In a recent analysis, researchers compared current modalities used for extended electrocardiogram (ECG) monitoring of atrial fibrillation after a cryptogenic stroke. According to the authors, mobile cardiac outpatient telemetry (MCOT) was more effective at detecting atrial fibrillation at 1 month compared with implantable loop recorders (ILRs). However, compliance became an issue for MCOT after 1 month. The study was published in Open Heart.
The researchers enrolled 47 studies with 6448 patients who had cryptogenic strokes or transient ischemic attacks and underwent ECG monitoring for a minimum of 24 hours. Enrolled patients also had a minimum atrial fibrillation duration of 30 seconds. The researchers used random-effects models to generate pooled estimates for detection of atrial fibrillation.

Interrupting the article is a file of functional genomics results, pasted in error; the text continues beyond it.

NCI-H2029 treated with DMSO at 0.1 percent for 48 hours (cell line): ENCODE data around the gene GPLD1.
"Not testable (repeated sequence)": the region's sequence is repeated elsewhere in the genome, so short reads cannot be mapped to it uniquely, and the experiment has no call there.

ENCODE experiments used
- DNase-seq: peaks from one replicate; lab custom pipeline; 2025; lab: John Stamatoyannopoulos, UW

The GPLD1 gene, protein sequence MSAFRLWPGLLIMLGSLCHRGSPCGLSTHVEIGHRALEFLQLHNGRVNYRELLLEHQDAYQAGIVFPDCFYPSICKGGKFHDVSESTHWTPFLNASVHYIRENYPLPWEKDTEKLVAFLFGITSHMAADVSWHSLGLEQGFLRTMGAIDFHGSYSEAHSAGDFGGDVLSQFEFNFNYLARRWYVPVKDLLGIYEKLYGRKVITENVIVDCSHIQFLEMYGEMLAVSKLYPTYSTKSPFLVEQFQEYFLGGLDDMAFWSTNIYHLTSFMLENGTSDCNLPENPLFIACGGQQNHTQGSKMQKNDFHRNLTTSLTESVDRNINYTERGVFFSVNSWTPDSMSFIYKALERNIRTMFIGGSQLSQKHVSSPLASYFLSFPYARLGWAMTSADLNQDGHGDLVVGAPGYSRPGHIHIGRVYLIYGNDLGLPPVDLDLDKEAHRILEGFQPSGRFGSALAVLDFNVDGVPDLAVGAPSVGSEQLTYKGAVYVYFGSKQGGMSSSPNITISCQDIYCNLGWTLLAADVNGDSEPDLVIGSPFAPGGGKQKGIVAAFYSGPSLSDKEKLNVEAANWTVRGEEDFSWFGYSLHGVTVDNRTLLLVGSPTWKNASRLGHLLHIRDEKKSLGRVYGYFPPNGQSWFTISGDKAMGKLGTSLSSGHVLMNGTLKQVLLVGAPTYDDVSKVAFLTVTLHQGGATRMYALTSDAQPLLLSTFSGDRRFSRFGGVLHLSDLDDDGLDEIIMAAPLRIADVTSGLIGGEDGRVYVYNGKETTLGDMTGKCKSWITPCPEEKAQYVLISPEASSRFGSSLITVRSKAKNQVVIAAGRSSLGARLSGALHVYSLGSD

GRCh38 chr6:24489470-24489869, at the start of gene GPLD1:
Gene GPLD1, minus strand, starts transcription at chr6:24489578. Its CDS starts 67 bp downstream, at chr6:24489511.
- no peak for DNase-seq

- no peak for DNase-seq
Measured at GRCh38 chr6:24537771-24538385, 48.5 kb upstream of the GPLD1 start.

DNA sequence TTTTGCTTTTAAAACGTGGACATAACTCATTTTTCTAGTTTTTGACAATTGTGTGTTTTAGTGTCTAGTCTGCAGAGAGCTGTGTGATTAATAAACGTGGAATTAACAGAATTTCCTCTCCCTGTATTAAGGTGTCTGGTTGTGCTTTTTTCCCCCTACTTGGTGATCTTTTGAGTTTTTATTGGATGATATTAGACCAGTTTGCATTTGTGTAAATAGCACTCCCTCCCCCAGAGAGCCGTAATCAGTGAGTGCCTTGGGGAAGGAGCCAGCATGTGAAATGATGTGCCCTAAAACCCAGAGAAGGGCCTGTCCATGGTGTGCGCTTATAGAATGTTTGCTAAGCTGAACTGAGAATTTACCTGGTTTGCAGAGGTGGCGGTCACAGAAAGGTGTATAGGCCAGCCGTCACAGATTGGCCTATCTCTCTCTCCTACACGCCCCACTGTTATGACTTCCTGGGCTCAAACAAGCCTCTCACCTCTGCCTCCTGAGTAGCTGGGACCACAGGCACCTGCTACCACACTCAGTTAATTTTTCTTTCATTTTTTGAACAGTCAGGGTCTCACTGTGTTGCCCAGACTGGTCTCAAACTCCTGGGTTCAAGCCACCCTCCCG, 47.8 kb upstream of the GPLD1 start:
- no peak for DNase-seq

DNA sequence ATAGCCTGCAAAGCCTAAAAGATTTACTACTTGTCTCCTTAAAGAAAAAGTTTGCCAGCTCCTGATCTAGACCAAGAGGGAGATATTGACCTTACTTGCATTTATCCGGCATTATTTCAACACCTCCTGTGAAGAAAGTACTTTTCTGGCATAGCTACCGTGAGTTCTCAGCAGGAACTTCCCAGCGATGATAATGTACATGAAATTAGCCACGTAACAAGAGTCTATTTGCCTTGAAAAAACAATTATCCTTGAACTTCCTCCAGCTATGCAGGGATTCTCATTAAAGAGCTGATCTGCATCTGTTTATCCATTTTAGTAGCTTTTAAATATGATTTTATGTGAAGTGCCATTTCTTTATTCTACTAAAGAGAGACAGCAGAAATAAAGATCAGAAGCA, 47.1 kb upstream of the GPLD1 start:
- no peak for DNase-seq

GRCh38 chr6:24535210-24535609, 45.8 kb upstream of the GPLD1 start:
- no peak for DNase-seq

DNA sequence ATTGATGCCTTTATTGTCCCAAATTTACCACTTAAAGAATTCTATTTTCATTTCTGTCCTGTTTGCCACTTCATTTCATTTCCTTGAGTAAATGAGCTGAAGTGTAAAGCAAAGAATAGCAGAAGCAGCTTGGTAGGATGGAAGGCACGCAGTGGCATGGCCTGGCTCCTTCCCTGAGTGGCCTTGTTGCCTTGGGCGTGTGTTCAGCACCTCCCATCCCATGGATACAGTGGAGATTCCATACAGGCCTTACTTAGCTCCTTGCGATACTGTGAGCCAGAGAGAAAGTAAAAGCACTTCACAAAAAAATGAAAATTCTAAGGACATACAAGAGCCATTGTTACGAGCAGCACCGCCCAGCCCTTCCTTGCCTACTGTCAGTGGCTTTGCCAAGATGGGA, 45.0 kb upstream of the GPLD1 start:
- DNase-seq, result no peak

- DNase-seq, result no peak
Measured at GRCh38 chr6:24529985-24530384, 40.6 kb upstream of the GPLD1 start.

MCOT Advantaged Versus ILR in Month One
The report states that ILRs had a pooled atrial fibrillation detection rate of 4.9% (95% CI, 3.0–7.9%) at month 1 which increased to 38.4% (95% CI, 20.4–60.2%) at month 36. Comparatively, MCOT had a pooled atrial fibrillation detection rate of 12.8% (95% CI, 8.9–17.9%) at month 1 (P<.0001).
The authors noted that MCOT subjects had a shorter time to device implantation—and ILR patients may have further diagnostic measures for atrial fibrillation—which may exaggerate the difference at 1 month. Additionally, compliance failure, whether due to cognitive or physical impairment, was the primary limitation in MCOT’s effectiveness, the study found.
“In patients with sufficient cognitive and physical ability to carry out ECG monitoring daily, a 1-month duration of MCOT can capture a significant proportion of AF and should be considered in place of ILRs,” the article summarized, though the authors acknowledged that future research is needed on MCOT monitoring for atrial fibrillation.
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